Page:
The concept of tiny living has been gaining popularity in the United States for some time: In fact, there are now more than 10,000 tiny homes in the U.S (according to iPropertyManagement).
Let's take a look at what a tiny house is, how to finance a tiny house, and the planning that goes into living in a space that small. Tiny house financing differs from that of a normal property as you're unlikely to be able to get a mortgage loan -- but there's still plenty of tiny house loan options.
The average price to build a tiny home is $65,000. That's a major money-saver compared to building a traditional 1,000-square-foot home -- which could set you back somewhere around $163,000.
Despite the lower price tag, there are additional expenses to watch out for when financing your tiny house. For example, if you want the freedom to move your tiny home, there are fees incurred with each move. These might include a trailer license, and sanitation and septic permits.
If you're looking at tiny home financing, you'll find a variety of options. Here are the things you'll want to know when looking for the right financing option for your tiny home:
As an incentive to purchase tiny home kits, some manufacturers offer financing options. This may be convenient, but it might not be the most affordable option. Make sure you compare the interest rate and terms offered by your manufacturer against those offered by other lenders.
A personal loan may also be a great way to finance a tiny home. In fact, the best personal loans often offer attractive options, like:
Lightstream: With a minimum credit score of 660, you can get a loan of up to $100,000 with a repayment term of up to 12 years.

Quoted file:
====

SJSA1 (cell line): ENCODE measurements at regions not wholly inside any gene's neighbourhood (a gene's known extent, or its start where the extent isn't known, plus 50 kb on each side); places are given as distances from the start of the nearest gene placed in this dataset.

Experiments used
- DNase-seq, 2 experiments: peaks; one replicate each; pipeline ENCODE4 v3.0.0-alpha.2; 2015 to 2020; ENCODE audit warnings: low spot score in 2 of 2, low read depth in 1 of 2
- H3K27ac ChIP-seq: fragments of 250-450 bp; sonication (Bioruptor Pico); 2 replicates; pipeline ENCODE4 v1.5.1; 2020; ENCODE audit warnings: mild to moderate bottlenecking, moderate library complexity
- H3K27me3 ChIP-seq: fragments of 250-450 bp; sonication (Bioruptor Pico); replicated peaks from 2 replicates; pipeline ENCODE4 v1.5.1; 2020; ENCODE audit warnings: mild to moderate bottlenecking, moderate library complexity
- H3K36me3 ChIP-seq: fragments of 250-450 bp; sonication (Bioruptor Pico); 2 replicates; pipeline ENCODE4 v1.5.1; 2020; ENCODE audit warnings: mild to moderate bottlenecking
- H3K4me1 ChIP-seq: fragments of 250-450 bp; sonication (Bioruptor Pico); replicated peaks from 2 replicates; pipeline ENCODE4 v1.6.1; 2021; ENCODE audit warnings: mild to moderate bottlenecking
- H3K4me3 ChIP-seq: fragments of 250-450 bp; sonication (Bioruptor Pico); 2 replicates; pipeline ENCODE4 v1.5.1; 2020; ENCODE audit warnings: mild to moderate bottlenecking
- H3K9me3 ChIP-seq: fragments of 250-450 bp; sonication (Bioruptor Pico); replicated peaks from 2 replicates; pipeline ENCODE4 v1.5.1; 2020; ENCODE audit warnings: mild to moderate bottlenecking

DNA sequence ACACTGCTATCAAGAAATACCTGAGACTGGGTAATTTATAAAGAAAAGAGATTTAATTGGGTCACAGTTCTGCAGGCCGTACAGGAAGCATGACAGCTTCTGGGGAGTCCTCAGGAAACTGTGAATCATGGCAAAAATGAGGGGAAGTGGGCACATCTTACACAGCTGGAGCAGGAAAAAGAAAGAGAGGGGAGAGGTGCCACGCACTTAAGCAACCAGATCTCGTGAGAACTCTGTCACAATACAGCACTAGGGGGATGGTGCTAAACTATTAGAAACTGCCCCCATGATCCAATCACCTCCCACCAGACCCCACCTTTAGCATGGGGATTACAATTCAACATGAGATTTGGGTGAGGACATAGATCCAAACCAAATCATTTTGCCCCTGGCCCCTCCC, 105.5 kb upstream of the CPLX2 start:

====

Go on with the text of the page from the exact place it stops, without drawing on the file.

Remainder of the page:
If your credit score has taken a hit but you really want to get a loan for a tiny home, don't be discouraged. You may still qualify for a personal loan for bad credit.
Most people who own a tiny home have no mortgage. That's because it can be challenging to find a mortgage lender willing to finance a tiny home. A tiny home mortgage is usually either too small or not easy to sell to investors, so mortgage lenders are hesitant to offer them.
It's not impossible, though. And a mortgage can be an affordable way to finance a tiny home. If you'd like to try to get a tiny home mortgage, start by getting pre-approved with multiple lenders. Pre-approval shouldn't hurt your credit score -- so using this method allows you to see your financing options without too much risk. Don't forget to apply with the bank or credit union you usually frequent. If you have a relationship with a financial institution, they may be more open to approving you for a tiny home mortgage.
If you already own a home but want to build a tiny house to use as a getaway, a home equity loan allows you to borrow against your existing mortgage. You may be able to snag a great interest rate by using your primary home as collateral for this type of loan. However, your primary residence can be foreclosed on if you default on the loan.
Most tiny homes have wheels, and as such you may qualify for an RV loan if the Recreation Vehicle Industry Association certifies your tiny house. You can get an RV loan for a tiny house through banks, credit unions, and private lenders. The downside is that these loans require a down payment of 15-20%, to protect the lender if you default on the loan. But not everyone has that much cash lying around, or wants to wait to save up for a down payment.
The simplicity of the tiny house movement is enticing, but there's a lot to think about before you join other tiny homeowners in a clutter-free lifestyle. Whether you choose a personal loan, home equity loan, or other method, financing a tiny house is a huge decision. You're not just taking on a new loan -- you're adopting a new way of life.
If you do decide to declutter and move on to a tiny house, do yourself the favor of rate shopping to find the loan that best fits your goals. After all, the more comfortable you are with your finances, the more comfortable you are likely to be with life.
Here are a few other questions we've answered:
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